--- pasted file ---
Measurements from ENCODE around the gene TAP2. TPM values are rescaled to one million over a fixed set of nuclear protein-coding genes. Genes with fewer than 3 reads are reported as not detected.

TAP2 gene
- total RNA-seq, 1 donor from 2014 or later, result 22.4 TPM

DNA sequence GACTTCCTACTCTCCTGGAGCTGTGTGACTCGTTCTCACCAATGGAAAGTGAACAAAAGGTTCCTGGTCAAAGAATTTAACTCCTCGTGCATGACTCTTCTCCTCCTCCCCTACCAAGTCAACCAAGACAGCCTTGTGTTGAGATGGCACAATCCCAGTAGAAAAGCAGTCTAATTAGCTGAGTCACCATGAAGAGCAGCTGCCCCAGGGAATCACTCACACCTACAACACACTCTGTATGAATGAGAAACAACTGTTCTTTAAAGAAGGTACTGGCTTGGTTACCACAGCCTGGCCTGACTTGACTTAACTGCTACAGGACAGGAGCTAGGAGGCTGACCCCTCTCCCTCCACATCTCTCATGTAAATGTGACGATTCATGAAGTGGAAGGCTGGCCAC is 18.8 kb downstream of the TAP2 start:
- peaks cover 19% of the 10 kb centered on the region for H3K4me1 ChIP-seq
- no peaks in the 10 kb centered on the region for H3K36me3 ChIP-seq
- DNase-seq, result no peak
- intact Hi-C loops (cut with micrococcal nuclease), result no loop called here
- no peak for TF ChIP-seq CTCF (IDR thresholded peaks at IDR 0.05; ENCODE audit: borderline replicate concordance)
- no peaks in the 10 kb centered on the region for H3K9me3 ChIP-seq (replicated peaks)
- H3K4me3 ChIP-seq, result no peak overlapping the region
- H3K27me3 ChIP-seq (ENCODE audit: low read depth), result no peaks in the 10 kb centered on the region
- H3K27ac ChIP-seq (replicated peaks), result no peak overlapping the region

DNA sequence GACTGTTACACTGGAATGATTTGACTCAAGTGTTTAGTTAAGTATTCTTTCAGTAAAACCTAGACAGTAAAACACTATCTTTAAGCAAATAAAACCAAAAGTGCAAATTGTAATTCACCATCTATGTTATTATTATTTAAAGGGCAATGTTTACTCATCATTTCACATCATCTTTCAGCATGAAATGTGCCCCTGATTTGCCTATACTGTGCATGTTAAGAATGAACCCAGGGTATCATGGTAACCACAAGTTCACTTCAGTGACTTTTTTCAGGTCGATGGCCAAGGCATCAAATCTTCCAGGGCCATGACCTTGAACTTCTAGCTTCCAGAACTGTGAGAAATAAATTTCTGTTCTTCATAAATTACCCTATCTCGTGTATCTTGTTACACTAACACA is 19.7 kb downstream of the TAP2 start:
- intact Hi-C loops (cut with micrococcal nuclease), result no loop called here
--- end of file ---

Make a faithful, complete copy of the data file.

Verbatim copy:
Measurements from ENCODE around the gene TAP2. TPM values are rescaled to one million over a fixed set of nuclear protein-coding genes. Genes with fewer than 3 reads are reported as not detected.

TAP2 gene
- total RNA-seq, 1 donor from 2014 or later, result 22.4 TPM

DNA sequence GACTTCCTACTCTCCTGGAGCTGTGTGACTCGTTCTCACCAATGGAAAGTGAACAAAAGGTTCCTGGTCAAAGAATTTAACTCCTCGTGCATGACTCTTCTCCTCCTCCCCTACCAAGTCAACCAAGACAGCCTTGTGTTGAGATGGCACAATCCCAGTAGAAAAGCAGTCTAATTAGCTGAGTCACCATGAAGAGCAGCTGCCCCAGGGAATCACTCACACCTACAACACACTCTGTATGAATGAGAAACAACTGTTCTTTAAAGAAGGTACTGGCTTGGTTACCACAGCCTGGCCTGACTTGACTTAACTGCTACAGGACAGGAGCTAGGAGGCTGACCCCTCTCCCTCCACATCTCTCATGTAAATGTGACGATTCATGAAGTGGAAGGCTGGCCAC is 18.8 kb downstream of the TAP2 start:
- peaks cover 19% of the 10 kb centered on the region for H3K4me1 ChIP-seq
- no peaks in the 10 kb centered on the region for H3K36me3 ChIP-seq
- DNase-seq, result no peak
- intact Hi-C loops (cut with micrococcal nuclease), result no loop called here
- no peak for TF ChIP-seq CTCF (IDR thresholded peaks at IDR 0.05; ENCODE audit: borderline replicate concordance)
- no peaks in the 10 kb centered on the region for H3K9me3 ChIP-seq (replicated peaks)
- H3K4me3 ChIP-seq, result no peak overlapping the region
- H3K27me3 ChIP-seq (ENCODE audit: low read depth), result no peaks in the 10 kb centered on the region
- H3K27ac ChIP-seq (replicated peaks), result no peak overlapping the region

DNA sequence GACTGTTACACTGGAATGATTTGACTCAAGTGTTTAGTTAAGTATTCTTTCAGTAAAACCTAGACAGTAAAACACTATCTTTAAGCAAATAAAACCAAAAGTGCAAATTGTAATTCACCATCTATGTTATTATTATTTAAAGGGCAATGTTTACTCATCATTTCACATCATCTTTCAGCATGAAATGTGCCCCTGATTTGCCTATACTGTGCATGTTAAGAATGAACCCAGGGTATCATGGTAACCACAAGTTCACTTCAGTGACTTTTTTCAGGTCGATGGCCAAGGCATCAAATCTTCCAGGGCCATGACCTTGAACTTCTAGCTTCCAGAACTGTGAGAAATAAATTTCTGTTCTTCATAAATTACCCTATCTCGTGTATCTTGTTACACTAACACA is 19.7 kb downstream of the TAP2 start:
- intact Hi-C loops (cut with micrococcal nuclease), result no loop called here